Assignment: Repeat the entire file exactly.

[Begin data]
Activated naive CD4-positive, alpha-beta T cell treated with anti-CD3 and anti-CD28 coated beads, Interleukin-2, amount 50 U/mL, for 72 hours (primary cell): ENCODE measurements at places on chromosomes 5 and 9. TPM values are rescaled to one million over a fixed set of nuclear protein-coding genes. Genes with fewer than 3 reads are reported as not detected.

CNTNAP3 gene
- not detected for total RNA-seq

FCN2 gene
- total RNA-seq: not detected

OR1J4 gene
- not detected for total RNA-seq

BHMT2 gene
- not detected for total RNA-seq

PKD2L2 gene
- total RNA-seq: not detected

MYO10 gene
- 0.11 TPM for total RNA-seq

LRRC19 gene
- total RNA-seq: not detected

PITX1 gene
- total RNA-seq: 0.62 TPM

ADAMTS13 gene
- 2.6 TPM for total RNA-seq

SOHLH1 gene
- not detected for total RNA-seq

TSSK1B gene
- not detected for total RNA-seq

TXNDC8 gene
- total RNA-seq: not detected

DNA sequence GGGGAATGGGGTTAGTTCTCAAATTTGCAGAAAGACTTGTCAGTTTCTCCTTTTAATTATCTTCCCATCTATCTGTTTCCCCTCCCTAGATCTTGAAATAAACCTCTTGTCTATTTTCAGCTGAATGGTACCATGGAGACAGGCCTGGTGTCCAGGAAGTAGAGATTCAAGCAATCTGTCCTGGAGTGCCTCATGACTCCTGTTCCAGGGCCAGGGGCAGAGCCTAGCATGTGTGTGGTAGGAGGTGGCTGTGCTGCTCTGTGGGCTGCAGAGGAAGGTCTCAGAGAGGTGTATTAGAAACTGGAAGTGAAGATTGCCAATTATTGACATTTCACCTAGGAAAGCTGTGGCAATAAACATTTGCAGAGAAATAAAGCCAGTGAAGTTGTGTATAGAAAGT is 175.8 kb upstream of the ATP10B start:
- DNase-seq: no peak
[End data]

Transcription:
Activated naive CD4-positive, alpha-beta T cell treated with anti-CD3 and anti-CD28 coated beads, Interleukin-2, amount 50 U/mL, for 72 hours (primary cell): ENCODE measurements at places on chromosomes 5 and 9. TPM values are rescaled to one million over a fixed set of nuclear protein-coding genes. Genes with fewer than 3 reads are reported as not detected.

CNTNAP3 gene
- not detected for total RNA-seq

FCN2 gene
- total RNA-seq: not detected

OR1J4 gene
- not detected for total RNA-seq

BHMT2 gene
- not detected for total RNA-seq

PKD2L2 gene
- total RNA-seq: not detected

MYO10 gene
- 0.11 TPM for total RNA-seq

LRRC19 gene
- total RNA-seq: not detected

PITX1 gene
- total RNA-seq: 0.62 TPM

ADAMTS13 gene
- 2.6 TPM for total RNA-seq

SOHLH1 gene
- not detected for total RNA-seq

TSSK1B gene
- not detected for total RNA-seq

TXNDC8 gene
- total RNA-seq: not detected

DNA sequence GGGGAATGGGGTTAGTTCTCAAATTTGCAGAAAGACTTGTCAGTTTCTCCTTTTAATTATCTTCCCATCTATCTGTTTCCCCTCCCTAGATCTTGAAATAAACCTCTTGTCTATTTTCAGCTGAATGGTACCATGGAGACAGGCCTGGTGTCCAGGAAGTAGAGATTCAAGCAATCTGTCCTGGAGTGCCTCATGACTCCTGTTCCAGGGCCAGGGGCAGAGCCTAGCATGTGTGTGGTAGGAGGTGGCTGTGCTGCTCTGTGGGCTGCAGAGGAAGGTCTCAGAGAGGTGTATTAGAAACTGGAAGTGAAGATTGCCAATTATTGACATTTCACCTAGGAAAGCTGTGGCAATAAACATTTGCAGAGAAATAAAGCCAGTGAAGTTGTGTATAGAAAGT is 175.8 kb upstream of the ATP10B start:
- DNase-seq: no peak